Was Nyah treated for EEHV?
Nyah was not treated for EEHV, which in African elephants is rare. The progression of her illness was acute with death occurring within less than 48 hours of staff initially observing symptoms that mimicked colic. The presence of positive EEHV was identified postmortem.
How did Nyah and Kalina contract the virus?
Scientists and veterinarians have not been able to determine how EEHV is transmitted or why it becomes suddenly active from its dormant phase, and we do not know what caused the virus to suddenly become active in Nyah and Kalina. It is widely believed that most Asian and African elephants both in zoological environments and in the wild have been exposed and carry EEHV. In most elephants, EEHV remains dormant with no signs of infection. All of the elephants at the Indianapolis Zoo have been tested for EEHV in the past, and until now, none of them have tested positive. It is likely that many of the elephants at the Indianapolis Zoo have been EEHV carriers and have passed the virus onto their offspring or each other. Nyah showed signs of discomfort on Sunday March 17 and died the morning of March 19. Kalina first presented symptoms on March 23 and died late morning on March 26.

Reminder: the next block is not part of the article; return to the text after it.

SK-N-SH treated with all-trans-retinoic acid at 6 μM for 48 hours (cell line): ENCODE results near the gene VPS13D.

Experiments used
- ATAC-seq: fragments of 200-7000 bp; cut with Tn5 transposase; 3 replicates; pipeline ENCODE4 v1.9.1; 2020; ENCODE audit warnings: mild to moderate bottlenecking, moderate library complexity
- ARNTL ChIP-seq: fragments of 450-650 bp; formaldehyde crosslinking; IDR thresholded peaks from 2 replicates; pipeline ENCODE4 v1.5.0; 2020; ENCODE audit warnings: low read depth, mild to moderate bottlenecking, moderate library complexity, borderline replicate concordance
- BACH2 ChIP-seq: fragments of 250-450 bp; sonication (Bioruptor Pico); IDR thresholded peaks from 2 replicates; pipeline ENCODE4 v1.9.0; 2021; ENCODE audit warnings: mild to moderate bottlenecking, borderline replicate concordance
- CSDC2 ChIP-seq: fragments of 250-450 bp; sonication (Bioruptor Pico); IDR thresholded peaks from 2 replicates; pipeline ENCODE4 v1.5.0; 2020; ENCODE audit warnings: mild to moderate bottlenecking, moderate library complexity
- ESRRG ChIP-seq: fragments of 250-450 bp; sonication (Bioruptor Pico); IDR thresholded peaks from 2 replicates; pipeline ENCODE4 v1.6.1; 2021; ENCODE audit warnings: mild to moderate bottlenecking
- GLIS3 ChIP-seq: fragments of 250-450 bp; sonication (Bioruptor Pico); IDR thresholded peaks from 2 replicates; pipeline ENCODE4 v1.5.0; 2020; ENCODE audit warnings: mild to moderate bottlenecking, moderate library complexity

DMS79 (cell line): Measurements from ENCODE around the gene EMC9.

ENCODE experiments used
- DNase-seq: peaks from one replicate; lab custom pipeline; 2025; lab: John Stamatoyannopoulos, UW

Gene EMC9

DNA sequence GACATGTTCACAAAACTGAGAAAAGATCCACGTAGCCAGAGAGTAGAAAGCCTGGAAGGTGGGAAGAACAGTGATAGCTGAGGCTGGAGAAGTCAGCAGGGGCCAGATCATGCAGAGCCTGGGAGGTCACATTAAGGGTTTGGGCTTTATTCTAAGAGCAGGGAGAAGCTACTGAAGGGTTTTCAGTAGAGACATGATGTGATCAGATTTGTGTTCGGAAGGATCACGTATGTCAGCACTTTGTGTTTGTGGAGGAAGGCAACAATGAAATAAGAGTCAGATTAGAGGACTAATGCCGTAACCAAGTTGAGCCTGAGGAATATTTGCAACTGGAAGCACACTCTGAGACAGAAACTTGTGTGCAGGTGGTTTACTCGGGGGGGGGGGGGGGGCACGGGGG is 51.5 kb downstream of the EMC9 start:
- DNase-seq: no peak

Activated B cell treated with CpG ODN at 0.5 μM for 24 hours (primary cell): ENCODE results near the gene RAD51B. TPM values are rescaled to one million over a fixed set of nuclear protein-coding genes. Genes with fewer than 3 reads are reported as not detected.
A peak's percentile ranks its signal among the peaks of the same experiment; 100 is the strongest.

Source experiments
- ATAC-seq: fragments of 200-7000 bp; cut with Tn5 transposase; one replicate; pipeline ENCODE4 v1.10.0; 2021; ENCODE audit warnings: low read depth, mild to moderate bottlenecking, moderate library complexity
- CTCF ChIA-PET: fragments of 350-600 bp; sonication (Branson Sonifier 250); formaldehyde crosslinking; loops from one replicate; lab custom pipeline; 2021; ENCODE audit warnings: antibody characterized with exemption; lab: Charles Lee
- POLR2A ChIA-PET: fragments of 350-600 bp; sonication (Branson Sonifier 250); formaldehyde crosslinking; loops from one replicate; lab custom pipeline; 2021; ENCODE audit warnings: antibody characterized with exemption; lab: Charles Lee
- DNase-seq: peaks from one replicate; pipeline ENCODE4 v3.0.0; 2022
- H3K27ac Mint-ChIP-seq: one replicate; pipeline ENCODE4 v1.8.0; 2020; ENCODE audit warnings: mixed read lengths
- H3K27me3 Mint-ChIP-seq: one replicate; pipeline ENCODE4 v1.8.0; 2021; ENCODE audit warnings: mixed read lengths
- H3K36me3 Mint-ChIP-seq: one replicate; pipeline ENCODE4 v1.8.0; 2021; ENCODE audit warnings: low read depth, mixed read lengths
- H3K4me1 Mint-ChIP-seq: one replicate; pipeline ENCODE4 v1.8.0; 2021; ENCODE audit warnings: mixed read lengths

Is EEHV contagious?
This disease can only affect elephants and is not infectious to humans or other animals. EEHV is likely contagious among elephants but scientists who have been studying the virus for several years do not know definitively how the virus transmits one elephant to another.
When did Kalina show signs of Illness?
On Saturday, March 23, 8-year-old elephant Kalina started showing symptoms like Nyah’s. Our veterinarians began aggressive treatment immediately with antibiotic and antiviral medications. Our veterinarians communicated with experts worldwide, and the full resources of the community of zoos were directed toward her care. Despite these efforts, Kalina died just before noon March 26.